When people borrow money to buy a home, the mortgage can seem confusing because the borrower has to sign two documents for the mortgage loan: the promissory note and the deed of trust, or, simply, trust deed. The promissory note is your promise to pay the borrower. The trust deed represents the lender's financial interest in the title to the property. If you don't pay the note, the lender can take the property under the terms of the trust deed.
A trust deed has three parties to it. The first is you, the borrower. You become the trustor. The second is the lender, who becomes the beneficiary. The third party is the trustee, who holds a claim of title, sometimes called "bare title," on the property.
While the note itself is your promise to pay, the trust deed identifies the terms. Trust deeds are not perfectly uniform, and vary slightly by state and lender. In general, they give a legal description of the property, and define the loan amount and the parties involved. The legal procedures in the event of nonperformance of the loan will also be clearly set out. If the note is paid as agreed, the trustee's job is to reconvey title of the property to the borrower. If the borrower does not pay, the trustee holds the power of sale.
Trustee's Importance in a Slow Housing Market
In times of economic downturn, some people become unable to pay their mortgages and the lender decides to foreclose. It's the trustee's duty to carry out this procedure under terms of the deed of trust.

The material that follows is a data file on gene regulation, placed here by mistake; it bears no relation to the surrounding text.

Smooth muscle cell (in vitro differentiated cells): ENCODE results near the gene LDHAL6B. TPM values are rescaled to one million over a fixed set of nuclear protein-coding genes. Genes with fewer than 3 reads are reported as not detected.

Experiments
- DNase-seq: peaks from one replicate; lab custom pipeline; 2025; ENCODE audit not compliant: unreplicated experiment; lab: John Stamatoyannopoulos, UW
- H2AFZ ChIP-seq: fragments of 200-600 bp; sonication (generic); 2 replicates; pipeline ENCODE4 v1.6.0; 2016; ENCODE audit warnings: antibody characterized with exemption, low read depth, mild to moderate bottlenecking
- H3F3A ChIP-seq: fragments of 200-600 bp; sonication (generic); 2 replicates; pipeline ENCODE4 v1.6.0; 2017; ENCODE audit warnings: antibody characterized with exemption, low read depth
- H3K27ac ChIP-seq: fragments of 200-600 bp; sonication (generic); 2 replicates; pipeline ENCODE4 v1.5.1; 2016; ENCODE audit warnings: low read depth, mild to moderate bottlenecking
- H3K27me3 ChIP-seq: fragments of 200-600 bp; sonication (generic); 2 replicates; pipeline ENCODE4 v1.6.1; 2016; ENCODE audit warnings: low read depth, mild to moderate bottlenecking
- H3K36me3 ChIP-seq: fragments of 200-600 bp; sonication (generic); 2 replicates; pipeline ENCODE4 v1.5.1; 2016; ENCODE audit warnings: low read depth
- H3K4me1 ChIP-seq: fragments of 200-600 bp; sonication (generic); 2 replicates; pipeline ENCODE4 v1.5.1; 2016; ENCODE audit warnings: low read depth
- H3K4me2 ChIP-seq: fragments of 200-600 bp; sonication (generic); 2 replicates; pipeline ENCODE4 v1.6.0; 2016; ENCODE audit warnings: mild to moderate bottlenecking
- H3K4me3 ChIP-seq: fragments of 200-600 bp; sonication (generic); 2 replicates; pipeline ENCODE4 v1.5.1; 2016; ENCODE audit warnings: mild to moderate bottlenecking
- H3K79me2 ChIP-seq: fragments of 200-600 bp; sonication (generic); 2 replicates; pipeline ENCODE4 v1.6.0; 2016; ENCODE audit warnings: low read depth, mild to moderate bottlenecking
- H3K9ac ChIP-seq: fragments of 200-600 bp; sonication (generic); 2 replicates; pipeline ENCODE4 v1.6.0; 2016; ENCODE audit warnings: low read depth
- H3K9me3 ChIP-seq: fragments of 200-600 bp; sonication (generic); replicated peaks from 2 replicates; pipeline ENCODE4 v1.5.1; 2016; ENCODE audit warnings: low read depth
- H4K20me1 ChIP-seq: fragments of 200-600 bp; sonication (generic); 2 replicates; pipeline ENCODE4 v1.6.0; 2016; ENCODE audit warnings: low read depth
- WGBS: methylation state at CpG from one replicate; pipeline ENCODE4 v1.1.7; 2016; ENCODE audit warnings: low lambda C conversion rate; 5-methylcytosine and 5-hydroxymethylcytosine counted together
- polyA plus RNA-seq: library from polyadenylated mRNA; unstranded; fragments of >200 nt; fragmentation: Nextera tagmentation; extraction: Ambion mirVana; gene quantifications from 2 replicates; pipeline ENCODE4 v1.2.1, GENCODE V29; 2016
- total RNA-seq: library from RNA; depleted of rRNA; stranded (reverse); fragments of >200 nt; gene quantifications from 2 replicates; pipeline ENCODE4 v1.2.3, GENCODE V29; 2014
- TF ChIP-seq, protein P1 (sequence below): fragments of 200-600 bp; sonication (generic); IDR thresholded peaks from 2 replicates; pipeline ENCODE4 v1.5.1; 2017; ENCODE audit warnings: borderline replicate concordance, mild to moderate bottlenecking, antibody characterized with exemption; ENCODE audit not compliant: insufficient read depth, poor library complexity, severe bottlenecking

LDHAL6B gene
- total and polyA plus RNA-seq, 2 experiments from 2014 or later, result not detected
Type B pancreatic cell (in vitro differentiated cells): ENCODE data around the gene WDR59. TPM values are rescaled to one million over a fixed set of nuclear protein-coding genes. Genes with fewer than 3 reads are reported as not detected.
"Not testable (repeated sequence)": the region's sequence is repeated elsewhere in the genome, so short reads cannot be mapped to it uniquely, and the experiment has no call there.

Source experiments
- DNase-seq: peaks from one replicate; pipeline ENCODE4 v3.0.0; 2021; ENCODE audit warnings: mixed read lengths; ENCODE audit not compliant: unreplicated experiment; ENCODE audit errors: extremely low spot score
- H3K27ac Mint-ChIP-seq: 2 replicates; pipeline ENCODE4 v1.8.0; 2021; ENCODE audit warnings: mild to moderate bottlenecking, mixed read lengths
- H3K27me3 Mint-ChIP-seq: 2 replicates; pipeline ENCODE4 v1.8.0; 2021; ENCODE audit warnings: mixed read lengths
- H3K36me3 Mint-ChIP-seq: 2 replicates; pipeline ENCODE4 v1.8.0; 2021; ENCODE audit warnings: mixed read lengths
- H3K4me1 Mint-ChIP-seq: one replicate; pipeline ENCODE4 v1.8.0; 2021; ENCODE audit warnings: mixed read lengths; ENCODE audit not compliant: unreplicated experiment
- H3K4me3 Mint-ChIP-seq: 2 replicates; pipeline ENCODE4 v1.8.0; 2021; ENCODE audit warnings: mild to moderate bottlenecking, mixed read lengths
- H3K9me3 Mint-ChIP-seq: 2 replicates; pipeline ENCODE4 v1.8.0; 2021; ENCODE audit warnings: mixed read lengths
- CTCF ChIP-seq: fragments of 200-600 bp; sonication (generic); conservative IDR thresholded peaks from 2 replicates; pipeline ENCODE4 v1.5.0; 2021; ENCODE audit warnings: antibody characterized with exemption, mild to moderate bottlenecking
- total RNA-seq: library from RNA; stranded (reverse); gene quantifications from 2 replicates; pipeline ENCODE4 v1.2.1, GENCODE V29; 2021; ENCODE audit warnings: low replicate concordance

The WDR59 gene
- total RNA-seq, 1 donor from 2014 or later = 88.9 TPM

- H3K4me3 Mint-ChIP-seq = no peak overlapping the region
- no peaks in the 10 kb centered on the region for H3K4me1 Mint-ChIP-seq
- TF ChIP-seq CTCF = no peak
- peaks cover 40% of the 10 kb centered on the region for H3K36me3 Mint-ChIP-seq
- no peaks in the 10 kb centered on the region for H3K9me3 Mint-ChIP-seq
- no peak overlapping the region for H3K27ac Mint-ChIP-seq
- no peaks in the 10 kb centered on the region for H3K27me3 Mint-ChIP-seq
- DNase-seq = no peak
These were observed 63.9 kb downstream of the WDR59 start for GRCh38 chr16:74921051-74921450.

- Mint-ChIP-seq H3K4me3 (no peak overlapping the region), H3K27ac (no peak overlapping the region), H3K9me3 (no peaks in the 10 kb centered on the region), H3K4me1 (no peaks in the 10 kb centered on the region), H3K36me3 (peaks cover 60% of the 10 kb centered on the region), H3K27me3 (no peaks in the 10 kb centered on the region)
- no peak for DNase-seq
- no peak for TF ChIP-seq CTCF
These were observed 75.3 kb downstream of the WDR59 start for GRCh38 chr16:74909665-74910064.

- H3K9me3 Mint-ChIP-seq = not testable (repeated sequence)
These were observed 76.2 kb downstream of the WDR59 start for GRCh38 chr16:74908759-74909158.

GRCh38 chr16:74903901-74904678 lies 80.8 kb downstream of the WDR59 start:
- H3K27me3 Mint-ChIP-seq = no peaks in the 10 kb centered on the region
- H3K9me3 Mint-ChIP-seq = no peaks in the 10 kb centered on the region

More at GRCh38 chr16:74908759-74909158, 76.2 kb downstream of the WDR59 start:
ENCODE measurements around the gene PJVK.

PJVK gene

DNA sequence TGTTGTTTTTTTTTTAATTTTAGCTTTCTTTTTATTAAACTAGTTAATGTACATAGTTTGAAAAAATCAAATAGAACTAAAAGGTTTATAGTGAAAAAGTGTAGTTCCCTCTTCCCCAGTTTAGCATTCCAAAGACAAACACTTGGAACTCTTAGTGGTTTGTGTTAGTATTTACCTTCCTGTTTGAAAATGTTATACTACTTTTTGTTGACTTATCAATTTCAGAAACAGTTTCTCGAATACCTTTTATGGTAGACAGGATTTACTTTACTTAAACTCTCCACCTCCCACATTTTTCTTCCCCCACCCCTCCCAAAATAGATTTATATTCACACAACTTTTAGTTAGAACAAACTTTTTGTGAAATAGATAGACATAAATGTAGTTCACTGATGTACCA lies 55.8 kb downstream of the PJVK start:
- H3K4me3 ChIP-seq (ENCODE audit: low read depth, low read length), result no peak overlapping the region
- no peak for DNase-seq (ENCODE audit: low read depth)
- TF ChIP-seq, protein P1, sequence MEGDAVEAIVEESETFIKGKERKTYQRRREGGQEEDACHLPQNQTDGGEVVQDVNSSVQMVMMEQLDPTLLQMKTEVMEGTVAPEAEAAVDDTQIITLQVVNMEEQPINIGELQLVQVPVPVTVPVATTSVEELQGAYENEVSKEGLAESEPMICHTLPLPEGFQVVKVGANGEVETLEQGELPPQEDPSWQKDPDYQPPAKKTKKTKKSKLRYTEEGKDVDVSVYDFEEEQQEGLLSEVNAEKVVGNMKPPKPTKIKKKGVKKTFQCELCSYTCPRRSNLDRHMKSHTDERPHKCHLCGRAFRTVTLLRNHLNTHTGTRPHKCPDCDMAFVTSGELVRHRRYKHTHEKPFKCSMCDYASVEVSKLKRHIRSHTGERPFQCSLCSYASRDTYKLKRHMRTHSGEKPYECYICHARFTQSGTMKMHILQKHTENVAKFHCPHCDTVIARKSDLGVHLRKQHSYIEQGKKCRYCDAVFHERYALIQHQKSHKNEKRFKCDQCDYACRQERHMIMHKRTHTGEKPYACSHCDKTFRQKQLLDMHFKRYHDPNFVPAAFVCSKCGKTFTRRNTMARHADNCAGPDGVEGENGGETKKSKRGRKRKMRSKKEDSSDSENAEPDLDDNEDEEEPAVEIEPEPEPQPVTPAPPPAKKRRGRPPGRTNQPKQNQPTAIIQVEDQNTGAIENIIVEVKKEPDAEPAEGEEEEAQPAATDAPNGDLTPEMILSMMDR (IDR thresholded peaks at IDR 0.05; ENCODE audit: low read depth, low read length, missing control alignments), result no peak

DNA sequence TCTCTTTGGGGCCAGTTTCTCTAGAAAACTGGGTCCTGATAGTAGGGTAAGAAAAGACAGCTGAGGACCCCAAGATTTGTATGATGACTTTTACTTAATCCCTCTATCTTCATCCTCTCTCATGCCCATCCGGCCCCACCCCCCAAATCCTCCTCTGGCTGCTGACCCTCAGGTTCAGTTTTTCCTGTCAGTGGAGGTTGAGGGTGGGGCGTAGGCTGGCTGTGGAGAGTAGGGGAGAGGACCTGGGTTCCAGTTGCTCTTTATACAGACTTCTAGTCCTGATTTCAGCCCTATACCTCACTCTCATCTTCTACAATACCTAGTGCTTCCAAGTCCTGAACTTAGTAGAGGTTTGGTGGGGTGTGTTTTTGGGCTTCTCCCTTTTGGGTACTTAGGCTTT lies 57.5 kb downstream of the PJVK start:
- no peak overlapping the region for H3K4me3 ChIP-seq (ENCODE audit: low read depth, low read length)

The trustee usually changes during a foreclosure proceeding. The initial trustee is often a title company. But when foreclosure begins, the original trustee can turn it over to a firm specializing in this process. When this happens, it's called a substitution of trustee.
The trustee sends out the notice of default to the trustor (the borrower), describing the past-due amounts, the fees and the beneficiary's intent to sell the property at public auction. If the trustor is able to pay the past-due amount, or if the beneficiary decides to delay the procedure, the trustee receives the funds or stays the foreclosure, and handles the paperwork and filings.
What Trustees Do Not Do
A trustee is a disinterested third party and does not favor one side or the other. The trustee's purpose is to administer the note terms. If the borrower has other issues, such as a second mortgage, deficiency, etc., the trustee will likely not be involved.
While a trustee is often thought of as accompanying foreclosures, their existence has been positive for home buyers. Prior to the Note and Trust Deed form of mortgage loan, lenders would have to foreclose on a note in a process called a judicial foreclosure. In this scenario, a suit to claim property on a defaulted loan has to go before a judge, who rules on the case. Court dates are often far into the future, leaving the defaulting borrower in the property and the lender unpaid for months. Most states have a right of redemption, meaning the defaulting borrower can buy back the property long after he or she has lost the court ruling. In Oregon, for example, the right of redemption is 180 days after judgment.
A foreclosure under a note and deed of trust is called a nonjudicial foreclosure because it doesn't go to court. When the borrower defaults on the promissory note, the trustee is able to take title to the property and have it auctioned off to pay back the lender. No judge is involved, the lender is satisfied and there is no right of redemption for the defaulting borrower.